Not very often do I encounter a Power or Rhythm Noise album which is worth listening to more than once, and I do like the genre. Guess I’m just too picky. There are times, however, when Lady Luck is kind enough to send me something interesting, which right now is an album by The People’s Republic of Europe. A band with 10 years of experience and I’ve found them only recently. I felt even more embarrassed when I learned that there is more to their music than simple humming of a vacuum cleaner joined by a rapid leg tapping.

Instead, the tracks are well constructed and include a healthy dose of variety. It is worth mentioning, that TPROE is not only skilled at Power Noise/Industrial, but also produces Dark Ambient albums, which in case of ‘Machine District’ is represented by rich backgrounds of the tracks. Apart from the classic, pardon my vocabulary, ‘whoop-whoop’ it is the very backgrounds which decide about the character of the presented music. Examples? Opening track ‘Wake Induced’, which next to the obligatory industrial glitches and power-like rhythm, serves us spacious soundscapes, which are placed right behind the other two elements. Probably the biggest surprise was a track called ‘Automation Test’. Every time I listen to it I feel like I’m walking through a wasteland of forgotten machinery. The track itself features a change of rhythm and amazing background electronics. A great tune indeed. ‘Stay Behind’, recorded together with Dead Hand Project, is yet another track incorporating an uncommon rhythm, distorted vocals and interesting surrounding sounds.

Right afterwards we are hit with a dynamic and fast ‘The Rebellion’, which is a perfect tune to play on concerts or parties. For more orthodox fans of Rhythmic Noise there are tracks such as ‘Deathstar’, ‘Burn Them All’ or ‘Centurion’, which of course does not mean they are not suitable for anyone else. Their sound is more like a chip of the old block, if you get my point. The greatest mystery on ‘Machine District’ is ‘Shake It’. I have no idea if this is a cover or not (I couldn’t find any info on that matter), which does not change a fact that the track is somewhat…bizarre. It sounds as if vocals from some reagge/rap/God-knows-what song have been imported to a Power Noise tune. Even if I can’t decide whether I like the tune or not, I have to admit that the track turned out to be quite interesting. As a partying gift TPROE gives us ‘Welcome to the Machinery District’, a nice drum’n’bass closing tune.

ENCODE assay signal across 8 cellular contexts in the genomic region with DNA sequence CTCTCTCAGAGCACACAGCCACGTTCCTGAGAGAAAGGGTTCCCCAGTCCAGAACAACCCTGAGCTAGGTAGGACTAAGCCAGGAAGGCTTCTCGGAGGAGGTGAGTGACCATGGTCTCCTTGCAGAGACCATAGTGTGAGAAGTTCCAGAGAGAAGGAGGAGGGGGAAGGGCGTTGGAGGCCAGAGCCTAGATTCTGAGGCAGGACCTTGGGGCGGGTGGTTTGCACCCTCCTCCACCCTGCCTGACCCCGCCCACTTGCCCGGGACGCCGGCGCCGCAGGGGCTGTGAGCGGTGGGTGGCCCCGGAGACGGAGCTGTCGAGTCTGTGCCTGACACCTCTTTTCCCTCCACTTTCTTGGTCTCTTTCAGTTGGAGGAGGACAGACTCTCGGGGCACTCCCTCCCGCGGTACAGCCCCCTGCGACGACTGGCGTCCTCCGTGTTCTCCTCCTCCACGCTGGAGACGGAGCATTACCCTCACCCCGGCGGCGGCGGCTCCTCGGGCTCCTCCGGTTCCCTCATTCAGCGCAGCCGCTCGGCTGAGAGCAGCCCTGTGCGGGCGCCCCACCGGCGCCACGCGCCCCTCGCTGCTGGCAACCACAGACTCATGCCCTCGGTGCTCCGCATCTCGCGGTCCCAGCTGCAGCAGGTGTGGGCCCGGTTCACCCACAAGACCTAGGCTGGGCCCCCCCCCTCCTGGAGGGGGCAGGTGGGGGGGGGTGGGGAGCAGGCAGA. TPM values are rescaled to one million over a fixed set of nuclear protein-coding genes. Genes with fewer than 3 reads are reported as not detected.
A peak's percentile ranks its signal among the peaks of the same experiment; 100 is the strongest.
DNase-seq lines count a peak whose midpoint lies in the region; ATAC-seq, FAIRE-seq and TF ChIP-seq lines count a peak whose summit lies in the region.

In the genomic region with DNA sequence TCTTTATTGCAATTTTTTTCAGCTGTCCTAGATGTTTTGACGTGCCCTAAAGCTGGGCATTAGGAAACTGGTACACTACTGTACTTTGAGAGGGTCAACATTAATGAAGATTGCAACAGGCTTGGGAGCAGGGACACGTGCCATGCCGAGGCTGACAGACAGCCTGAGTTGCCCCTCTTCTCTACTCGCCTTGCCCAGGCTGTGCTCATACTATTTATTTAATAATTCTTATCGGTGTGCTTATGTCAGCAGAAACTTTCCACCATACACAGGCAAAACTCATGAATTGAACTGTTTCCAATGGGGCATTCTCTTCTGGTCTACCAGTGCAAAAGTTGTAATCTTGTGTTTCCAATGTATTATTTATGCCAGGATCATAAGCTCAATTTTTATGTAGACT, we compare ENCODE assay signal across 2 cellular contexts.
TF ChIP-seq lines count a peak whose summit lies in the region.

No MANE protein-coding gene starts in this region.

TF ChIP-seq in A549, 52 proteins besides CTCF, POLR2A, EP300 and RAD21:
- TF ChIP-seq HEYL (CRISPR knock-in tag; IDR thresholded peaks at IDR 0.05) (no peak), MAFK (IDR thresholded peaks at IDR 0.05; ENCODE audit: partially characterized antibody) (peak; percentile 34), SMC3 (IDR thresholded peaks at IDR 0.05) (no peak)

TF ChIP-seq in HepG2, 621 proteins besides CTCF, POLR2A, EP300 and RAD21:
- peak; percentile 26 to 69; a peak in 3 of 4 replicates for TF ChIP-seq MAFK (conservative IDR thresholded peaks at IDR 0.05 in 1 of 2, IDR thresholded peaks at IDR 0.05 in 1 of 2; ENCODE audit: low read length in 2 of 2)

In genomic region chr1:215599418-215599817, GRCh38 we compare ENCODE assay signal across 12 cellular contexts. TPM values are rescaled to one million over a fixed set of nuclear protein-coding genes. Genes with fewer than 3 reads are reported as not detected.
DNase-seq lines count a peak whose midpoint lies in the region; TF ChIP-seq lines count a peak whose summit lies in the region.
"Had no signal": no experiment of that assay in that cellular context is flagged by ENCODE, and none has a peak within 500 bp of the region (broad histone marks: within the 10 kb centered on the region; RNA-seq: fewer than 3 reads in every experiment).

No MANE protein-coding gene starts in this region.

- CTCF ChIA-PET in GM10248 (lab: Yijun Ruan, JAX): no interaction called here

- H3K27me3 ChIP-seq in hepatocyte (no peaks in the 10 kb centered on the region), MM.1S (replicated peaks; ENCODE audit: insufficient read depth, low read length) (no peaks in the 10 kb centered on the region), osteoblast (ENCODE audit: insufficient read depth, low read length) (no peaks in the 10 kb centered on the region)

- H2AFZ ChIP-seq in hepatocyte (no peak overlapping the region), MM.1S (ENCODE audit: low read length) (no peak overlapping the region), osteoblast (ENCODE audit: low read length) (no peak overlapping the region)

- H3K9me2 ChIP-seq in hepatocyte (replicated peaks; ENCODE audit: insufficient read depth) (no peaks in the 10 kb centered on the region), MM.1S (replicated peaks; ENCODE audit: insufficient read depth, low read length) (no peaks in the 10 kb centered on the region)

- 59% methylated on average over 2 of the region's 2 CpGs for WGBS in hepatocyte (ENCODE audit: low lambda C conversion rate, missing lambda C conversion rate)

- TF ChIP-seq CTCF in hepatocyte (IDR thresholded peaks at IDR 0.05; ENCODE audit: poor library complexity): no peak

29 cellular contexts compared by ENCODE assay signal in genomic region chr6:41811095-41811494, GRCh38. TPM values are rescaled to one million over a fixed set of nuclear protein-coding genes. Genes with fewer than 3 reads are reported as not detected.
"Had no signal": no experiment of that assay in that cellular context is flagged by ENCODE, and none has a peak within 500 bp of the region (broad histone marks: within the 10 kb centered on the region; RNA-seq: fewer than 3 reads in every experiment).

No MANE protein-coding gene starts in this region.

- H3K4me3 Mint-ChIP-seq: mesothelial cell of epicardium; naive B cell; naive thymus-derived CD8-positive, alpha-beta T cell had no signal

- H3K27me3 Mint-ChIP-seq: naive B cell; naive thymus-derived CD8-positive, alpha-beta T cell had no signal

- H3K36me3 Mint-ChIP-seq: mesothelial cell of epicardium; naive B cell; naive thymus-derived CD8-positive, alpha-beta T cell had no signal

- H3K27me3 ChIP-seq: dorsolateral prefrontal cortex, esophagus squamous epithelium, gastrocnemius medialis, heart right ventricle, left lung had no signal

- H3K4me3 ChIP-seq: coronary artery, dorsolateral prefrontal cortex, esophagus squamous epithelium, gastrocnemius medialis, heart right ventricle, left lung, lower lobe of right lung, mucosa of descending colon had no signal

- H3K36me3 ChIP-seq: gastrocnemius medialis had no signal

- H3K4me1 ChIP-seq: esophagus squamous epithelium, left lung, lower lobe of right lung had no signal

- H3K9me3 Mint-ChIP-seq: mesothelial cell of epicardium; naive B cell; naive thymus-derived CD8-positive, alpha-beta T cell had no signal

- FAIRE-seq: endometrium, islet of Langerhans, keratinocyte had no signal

Fuiri, AlterNation

Throughout life there's always constants - Death, Hunger, Disappointment and the endless wheel turning. Industrial, to me is the same. This is exactly why I adore The Peoples Republic of Europe. I'm a fan of around Two dozen of the hundreds of Rhythmic Noise / Hard Industrial bands I've heard. TproE rank among the very top of these. On Machine District, which is something like their 12th release (including a small swathe of ambient albums), my excitement for this has reached fever pitch.

What this album needs to do is keep up the consistency, and remind me exactly why I adore this Dutch act - I fell for them after 2004's 'Juche' - I find political albums to be of great merit, and 'dedicating' an album to Kim Jong Il and his North Korean self-imposed philosophy was exactly the kind of statement that made Industrial both loved and revered.